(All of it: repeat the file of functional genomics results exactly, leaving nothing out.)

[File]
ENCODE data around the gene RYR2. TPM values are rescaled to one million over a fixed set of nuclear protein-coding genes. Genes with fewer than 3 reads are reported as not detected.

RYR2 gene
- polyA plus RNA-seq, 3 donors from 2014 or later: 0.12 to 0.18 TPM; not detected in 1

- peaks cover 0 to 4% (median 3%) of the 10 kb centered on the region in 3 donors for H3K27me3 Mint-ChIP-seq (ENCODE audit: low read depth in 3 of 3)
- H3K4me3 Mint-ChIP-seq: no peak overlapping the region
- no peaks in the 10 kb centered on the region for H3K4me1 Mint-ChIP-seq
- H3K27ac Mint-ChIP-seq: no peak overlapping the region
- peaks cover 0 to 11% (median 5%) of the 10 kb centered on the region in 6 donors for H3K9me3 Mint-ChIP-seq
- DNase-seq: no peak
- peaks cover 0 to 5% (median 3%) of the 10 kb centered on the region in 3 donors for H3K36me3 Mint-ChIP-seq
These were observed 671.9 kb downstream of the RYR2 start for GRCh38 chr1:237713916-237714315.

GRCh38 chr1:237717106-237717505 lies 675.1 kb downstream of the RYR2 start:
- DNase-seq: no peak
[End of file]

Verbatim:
ENCODE data around the gene RYR2. TPM values are rescaled to one million over a fixed set of nuclear protein-coding genes. Genes with fewer than 3 reads are reported as not detected.

RYR2 gene
- polyA plus RNA-seq, 3 donors from 2014 or later: 0.12 to 0.18 TPM; not detected in 1

- peaks cover 0 to 4% (median 3%) of the 10 kb centered on the region in 3 donors for H3K27me3 Mint-ChIP-seq (ENCODE audit: low read depth in 3 of 3)
- H3K4me3 Mint-ChIP-seq: no peak overlapping the region
- no peaks in the 10 kb centered on the region for H3K4me1 Mint-ChIP-seq
- H3K27ac Mint-ChIP-seq: no peak overlapping the region
- peaks cover 0 to 11% (median 5%) of the 10 kb centered on the region in 6 donors for H3K9me3 Mint-ChIP-seq
- DNase-seq: no peak
- peaks cover 0 to 5% (median 3%) of the 10 kb centered on the region in 3 donors for H3K36me3 Mint-ChIP-seq
These were observed 671.9 kb downstream of the RYR2 start for GRCh38 chr1:237713916-237714315.

GRCh38 chr1:237717106-237717505 lies 675.1 kb downstream of the RYR2 start:
- DNase-seq: no peak